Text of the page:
The Right Way to Deal With That Terrible Sunburn You Got Yesterday

Updated 05/19/19
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You slathered on your go-to sunscreen, donned your fave wide-brim hat, and even made sure you reapplied throughout the day—yet somehow you were still left with a nasty burn. It happens to the best of us, even when we think we're being diligent. "Sunscreens wear off from both direct light and from oils produced on the skin," notes celebrity esthetician Renée Rouleau. "This is why many people experience sunburns on their nose. Of all the areas on the face, the nose has the largest pores due to oil production. When the nose becomes oily, sunscreens break down, and the oil attracts UV rays." This is why it's important to reapply every hour.

But while it can be frustrating, painful, and even a little scary to see your skin turn an angry shade of lobster before your eyes, try not to panic: There's a certain protocol you can (and should) follow to lessen the pain and damage of your sunburn and to prevent less-than-ideal side effects like peeling. On the flip side, there are products and steps that might seem like a good idea for relief but can worsen the burn. (Spoiler alert: Skip the petroleum jelly.)

Keep reading to see how to handle a sunburn (and what to avoid).

Even if you just have an inkling that you might be overdoing it in the sun, job number one is to get in the shade (or ideally, indoors) immediately. Burns can take anywhere from a few hours to a few days to develop, so waiting for visible symptoms is a bad idea. (And if you do already see some redness, hustle.) Remember that sunburns are first-degree burns to your skin—they're injuries and should be treated as such.

DO try to lower your body temperature

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"With a sunburn, the goal is to decrease pain and remove heat from within the skin," says Rouleau. If it's just on your face, try a cooling gel mask for immediate relief. Burned elsewhere? More on that in a minute.

DON'T take a hot shower

Not only will it feel rather unpleasant, but exposing your skin to scalding temperatures can actually worsen the burn.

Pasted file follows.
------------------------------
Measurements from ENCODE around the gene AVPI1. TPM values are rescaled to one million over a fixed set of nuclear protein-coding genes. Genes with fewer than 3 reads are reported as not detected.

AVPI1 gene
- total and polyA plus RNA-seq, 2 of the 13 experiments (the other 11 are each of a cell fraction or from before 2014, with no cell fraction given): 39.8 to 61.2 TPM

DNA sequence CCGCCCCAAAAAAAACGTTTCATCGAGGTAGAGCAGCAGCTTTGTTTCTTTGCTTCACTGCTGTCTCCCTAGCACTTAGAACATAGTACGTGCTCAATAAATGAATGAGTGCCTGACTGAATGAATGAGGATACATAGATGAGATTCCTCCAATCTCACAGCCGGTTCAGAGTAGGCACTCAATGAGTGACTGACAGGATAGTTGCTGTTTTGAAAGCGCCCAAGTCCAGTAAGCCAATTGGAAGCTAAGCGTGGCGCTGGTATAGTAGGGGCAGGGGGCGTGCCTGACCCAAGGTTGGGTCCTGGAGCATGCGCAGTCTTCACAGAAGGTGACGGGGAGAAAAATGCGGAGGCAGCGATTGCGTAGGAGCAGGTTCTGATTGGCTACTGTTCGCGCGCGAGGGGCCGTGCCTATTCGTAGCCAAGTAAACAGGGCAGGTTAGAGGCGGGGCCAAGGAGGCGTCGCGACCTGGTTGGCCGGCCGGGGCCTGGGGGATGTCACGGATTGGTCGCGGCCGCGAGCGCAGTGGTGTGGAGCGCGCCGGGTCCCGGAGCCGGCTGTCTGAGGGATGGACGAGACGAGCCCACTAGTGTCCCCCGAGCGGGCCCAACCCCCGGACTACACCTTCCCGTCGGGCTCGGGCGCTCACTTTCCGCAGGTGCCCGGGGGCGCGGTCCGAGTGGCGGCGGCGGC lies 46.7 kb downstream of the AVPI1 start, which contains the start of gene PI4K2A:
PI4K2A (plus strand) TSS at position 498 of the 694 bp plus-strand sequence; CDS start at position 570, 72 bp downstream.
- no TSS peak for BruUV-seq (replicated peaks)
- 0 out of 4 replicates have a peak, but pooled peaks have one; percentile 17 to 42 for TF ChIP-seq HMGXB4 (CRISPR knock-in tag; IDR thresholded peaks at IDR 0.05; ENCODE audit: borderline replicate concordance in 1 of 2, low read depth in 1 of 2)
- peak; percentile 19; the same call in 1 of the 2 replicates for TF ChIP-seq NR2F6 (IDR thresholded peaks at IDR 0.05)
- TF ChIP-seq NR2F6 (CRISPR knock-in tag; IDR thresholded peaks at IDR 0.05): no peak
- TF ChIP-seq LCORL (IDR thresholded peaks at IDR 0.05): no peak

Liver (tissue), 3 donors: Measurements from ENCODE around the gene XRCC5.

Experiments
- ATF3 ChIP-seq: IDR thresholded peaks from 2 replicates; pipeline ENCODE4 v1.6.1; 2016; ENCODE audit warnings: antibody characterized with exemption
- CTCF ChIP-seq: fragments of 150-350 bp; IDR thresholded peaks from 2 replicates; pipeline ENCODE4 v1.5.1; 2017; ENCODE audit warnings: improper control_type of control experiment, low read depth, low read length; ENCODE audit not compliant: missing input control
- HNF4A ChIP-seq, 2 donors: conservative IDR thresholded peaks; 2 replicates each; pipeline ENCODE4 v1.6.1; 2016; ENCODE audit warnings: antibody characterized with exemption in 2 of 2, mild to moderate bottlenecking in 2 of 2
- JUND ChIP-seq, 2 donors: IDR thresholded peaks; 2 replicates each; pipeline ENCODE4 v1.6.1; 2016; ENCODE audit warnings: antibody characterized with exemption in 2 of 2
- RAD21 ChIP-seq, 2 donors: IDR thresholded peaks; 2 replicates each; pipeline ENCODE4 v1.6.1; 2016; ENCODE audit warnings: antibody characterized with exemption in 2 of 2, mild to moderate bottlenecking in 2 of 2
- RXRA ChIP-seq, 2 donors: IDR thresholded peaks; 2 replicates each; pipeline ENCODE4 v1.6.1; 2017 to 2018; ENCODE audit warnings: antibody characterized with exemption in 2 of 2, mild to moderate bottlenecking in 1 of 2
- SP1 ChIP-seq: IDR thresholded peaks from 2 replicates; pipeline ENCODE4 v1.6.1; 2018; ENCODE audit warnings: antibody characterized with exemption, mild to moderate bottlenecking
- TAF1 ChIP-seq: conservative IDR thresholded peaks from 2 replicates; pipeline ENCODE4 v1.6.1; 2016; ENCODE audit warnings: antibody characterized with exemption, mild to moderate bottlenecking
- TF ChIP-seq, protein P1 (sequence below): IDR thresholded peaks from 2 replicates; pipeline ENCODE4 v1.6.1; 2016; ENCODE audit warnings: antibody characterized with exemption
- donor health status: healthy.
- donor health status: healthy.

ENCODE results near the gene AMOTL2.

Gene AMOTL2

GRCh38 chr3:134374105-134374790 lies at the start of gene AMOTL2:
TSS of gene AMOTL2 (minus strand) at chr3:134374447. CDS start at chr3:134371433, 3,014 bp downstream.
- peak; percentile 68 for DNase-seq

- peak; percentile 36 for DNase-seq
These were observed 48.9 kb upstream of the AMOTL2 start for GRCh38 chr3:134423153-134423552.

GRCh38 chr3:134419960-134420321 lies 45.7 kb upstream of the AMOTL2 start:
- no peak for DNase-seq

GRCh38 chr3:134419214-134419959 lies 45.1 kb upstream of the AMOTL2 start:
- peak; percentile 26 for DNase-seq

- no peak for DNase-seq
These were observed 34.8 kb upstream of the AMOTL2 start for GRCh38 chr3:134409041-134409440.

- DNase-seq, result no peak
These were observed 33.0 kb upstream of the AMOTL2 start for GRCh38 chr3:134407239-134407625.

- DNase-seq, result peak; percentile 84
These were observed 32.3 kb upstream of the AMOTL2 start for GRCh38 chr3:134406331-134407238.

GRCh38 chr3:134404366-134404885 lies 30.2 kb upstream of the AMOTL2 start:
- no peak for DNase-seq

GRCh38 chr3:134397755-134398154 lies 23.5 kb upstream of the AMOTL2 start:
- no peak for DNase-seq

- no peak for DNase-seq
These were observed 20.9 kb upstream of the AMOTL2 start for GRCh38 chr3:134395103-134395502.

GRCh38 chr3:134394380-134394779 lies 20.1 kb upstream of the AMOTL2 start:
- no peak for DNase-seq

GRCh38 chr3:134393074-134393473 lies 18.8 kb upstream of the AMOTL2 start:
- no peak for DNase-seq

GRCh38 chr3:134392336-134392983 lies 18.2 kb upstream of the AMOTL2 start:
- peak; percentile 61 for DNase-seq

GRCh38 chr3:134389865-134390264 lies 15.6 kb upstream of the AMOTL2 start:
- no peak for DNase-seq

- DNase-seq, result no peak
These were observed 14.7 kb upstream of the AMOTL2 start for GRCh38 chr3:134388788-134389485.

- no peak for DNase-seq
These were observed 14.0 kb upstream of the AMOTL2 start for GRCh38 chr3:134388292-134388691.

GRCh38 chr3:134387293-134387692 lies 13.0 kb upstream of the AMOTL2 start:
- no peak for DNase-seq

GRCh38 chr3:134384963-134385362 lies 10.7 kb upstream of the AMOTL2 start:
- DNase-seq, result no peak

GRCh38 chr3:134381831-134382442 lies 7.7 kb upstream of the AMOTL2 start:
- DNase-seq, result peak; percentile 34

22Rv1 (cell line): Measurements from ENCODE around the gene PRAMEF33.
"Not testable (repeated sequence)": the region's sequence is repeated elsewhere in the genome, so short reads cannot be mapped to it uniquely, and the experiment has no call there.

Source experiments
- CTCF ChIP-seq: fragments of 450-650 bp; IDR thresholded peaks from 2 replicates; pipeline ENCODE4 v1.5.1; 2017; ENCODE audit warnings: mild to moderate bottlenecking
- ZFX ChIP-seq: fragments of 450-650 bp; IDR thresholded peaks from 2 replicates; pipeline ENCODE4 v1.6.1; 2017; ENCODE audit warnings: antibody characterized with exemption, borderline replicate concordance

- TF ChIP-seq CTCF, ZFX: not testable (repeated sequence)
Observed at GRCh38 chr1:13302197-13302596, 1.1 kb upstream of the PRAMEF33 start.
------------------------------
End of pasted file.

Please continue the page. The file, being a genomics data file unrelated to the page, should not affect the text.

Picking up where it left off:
DO take a lukewarm bath

This is an extremely effective (and immediate) way to lower your body temperature, plus it's soothing on your angry skin.

DO stay hydrated

If you've been spending time outside in the summer heat, drinking plenty of water is always a good idea. But H2O also absorbs heat, making it a really easy method for lowering your body temperature. Plus, it'll be easier for your skin to start the healing process if it's well-hydrated.

DO take an anti-inflammatory

Pop an Advil or arnica pills to reduce pain and inflammation in one go, from the inside out.

DON'T slather on petroleum jelly

You might be inclined to reach for it since it's so soothing for other skin conditions, but petrolatum, the active ingredient, will actually trap in heat and could advance the burn further. The same goes for benzocaine, lidocaine, and butter.

DO soothe your skin with milk or yogurt

However, just because you shouldn't use butter, it doesn't mean you should avoid all dairy products. "If you don't have a gel mask, apply cold, plain yogurt," suggest Rouleau. "It's anti-inflammatory, so it will help to reduce heat and irritation. Apply, let dry for 15 minutes, and rinse. Repeat every hour as needed." Another remedy straight from your fridge: Pour six cups of milk into your lukewarm bath for an extra-soothing boost.

DON'T use any products with synthetic ingredients or fragrances

Additives can irritate your already fragile skin, preventing it from healing properly and causing discomfort to boot.

DO moisturize

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Your skin could definitely use the extra nourishment—just reach for a lotion or oil with a short, clean ingredient list. This oil from Bottega Organica is specially formulated to soothe and repair burned skin, thanks to calming, cooling ingredients like lavender and peppermint.

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You also have the option to use a dedicated sun recovery product, like this one from Tropic Labs. It contains Seaberry Seed Oil, Tamanu Oil, and Murumuru Butter, which, combined, make it an effective anti-inflammatory and healing treatment. It's definitely good to have on hand for those times regular lotion or oil isn't enough.

DON'T use any acids or peels

Your skin is raw and sensitive as it is, and chances are, it will peel on its own over the next few days. Make sure it's completely healed before trying any aggressive treatments, which will more than likely irritate it further.

DO give your skin plenty of antioxidants

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"Because sunburn is the sign of free radical–induced inflammation and skin damage, it may help to lessen the damage that is occurring deep within the skin and encourage repair," says Rouleau. "Try a soothing, vitamin-packed skin oil."

DON'T peel your skin yourself

Resist the urge! Don't scrub, and whatever you do, don't peel—just let your skin do its thing. It's gross, but stick it out for a few days.

DO see a doctor if you notice any extreme symptoms

Blistering, fever, and chills can indicate that it's much more serious than the average sunburn. Don't wait it out—it's better to err on the side of caution, and consult a doctor immediately.

Want to prevent burns from happening in the first place? Make sure you're applying SPF to these oft-neglected spots.

This post was originally published on May 30, 2017.

Updated by Carolyn Hanson

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